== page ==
Sherry Shahan knows about writing in verse. Her novel Purple Daze, which has been leaking sneak-peaks on Figment, is a verse-novel. Are you intimidated by writing in verse? Don’t fret; Sherry’s got tips to ease your mind and your pen.
Novels in verse have the power to bring readers closer to the consciousness of their readers. Maybe even closer than novels written in traditional margin-to-margin prose. When should a writer consider this form?
1. Stories that are better told from more one than one character’s point of view. Mel Glenn’s verse novel Who Killed Mr. Chippendale? has more than fifty viewpoint characters. Even if Glenn had used an omniscient viewpoint – in other words, bouncing in an out of others’ minds — it would be confusing to the reader. However, not all verse have more than one viewpoint character.
2. Stories that are predominantly character driven, as opposed to action-driven. Verse novels tend to deal with highly charged emotional issues. Some issues include, incest (Furniture by Thalia Chaltas), mental illness (Stop Pretending What Happened When My Big Sister Went Crazy by Sonya Sones), teen pregnancy (First Part Last by Angelea Johnson). In each of these stories, what the characters are thinking and feeling are more important than what they’re doing.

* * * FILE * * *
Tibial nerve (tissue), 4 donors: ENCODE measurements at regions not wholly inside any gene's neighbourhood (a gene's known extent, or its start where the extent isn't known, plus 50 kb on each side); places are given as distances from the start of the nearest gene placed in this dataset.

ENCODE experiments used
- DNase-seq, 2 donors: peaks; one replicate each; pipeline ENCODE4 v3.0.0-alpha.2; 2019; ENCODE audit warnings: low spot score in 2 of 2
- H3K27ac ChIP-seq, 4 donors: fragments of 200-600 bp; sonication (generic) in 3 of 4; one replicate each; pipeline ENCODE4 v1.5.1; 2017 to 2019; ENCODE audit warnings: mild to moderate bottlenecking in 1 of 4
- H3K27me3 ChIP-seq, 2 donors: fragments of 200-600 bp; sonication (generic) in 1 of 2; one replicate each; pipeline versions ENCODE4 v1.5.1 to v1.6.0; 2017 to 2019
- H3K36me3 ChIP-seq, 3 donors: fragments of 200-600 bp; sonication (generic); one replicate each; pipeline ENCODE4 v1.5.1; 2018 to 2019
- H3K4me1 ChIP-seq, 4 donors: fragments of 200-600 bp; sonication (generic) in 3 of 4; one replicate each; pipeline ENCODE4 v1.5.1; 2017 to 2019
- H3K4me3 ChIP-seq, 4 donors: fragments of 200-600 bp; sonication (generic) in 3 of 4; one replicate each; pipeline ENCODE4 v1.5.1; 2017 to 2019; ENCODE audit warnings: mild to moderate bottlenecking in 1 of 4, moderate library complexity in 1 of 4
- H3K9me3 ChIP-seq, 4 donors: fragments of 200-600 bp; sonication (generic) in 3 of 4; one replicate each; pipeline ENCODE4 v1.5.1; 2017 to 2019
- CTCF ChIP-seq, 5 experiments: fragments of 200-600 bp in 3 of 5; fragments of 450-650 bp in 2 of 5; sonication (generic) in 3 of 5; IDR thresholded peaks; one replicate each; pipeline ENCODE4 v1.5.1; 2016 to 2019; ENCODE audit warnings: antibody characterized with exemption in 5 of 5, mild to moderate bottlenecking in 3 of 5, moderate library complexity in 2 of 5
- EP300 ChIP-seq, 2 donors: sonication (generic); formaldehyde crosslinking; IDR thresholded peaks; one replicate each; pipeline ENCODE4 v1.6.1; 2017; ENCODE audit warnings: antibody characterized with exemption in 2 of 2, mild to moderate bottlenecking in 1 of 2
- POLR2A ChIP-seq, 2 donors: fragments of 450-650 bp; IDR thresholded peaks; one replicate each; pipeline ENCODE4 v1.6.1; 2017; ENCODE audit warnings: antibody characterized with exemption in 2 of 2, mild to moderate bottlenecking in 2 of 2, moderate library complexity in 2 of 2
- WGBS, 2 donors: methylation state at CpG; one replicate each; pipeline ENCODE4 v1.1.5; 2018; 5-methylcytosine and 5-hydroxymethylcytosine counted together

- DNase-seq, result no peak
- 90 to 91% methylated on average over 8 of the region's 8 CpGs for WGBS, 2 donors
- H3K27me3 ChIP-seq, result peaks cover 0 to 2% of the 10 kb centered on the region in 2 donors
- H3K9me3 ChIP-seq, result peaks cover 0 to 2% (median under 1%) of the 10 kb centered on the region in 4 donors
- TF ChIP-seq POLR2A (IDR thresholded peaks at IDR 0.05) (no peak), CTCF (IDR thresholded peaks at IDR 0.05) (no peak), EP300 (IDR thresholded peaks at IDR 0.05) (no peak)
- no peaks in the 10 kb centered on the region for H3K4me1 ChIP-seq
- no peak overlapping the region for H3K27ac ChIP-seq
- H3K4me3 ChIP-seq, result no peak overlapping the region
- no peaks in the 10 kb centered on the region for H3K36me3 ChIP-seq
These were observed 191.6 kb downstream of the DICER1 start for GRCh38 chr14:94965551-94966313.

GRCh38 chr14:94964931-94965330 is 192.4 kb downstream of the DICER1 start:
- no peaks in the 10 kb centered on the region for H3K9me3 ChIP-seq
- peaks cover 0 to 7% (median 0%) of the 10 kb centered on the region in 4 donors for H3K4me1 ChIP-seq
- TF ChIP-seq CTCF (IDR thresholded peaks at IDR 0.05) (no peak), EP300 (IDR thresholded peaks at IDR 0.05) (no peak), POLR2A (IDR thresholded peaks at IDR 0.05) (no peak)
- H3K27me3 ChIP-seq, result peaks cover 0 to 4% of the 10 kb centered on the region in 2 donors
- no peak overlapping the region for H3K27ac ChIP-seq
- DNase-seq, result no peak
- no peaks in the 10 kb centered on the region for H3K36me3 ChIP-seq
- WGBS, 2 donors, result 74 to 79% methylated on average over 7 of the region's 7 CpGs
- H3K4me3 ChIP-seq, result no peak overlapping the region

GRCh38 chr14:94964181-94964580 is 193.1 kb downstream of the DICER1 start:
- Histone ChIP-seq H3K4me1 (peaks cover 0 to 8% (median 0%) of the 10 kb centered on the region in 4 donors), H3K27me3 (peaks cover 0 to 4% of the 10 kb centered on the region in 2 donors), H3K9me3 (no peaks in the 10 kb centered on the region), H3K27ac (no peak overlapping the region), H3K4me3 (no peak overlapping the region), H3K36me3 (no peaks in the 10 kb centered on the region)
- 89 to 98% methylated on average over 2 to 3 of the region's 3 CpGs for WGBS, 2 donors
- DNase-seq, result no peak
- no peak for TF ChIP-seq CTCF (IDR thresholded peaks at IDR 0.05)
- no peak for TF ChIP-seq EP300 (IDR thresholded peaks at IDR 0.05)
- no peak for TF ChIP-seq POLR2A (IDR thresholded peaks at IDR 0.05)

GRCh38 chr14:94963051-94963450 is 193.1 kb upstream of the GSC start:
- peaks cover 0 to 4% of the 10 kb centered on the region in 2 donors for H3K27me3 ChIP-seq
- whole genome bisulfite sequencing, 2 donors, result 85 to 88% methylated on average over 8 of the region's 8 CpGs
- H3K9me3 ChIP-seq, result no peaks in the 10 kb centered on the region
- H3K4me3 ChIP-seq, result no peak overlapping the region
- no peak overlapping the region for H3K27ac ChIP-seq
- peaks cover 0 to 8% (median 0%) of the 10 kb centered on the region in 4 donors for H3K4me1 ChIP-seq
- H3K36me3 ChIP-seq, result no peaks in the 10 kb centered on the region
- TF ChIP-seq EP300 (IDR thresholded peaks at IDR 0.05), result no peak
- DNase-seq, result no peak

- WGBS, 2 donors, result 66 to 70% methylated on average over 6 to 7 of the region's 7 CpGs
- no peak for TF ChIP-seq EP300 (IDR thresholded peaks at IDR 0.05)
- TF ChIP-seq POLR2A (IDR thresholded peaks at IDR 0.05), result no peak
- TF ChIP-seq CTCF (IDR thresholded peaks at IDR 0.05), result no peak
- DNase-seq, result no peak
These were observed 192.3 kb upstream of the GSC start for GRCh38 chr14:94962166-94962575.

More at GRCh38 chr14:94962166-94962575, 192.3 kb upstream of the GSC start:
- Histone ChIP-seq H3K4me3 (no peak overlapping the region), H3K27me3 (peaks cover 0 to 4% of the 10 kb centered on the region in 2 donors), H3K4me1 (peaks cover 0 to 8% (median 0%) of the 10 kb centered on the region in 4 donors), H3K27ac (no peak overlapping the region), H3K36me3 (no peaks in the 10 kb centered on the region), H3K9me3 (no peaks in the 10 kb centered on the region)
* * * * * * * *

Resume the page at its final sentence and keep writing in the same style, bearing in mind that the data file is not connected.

3. Stories with poetry as a subplot or theme. In Locomotion Jacqueline Woodson’s main character Lonnie is exploring poetic forms to help him deal with the untimely death of his parents. In Ron Koertge’s Shakspeare Bats Clean Up the main character is bedridden. He’s a bored kid who reads his dad’s poetry books and then begins writing his own poems.
4. Stories that are best told in short, energetic bursts – instead of traditional margin-to-margin prose. For example, scenes that capture one moment whether it be an emotion or an idea.
5. Try this exercise: Take a paragraph from any novel. Rewrite it in verse. Concentrate on metaphor, assonance, imagery and cadence. Shouldn’t all good writing contain these elements? Sure. But I find it easier to focus on ‘voice sounds’ and ‘patterns of expression’ when my writing looks like poetry.
If Sherry’s tips have gotten you jazzed about verse stories, enter our Story in Verse Contest!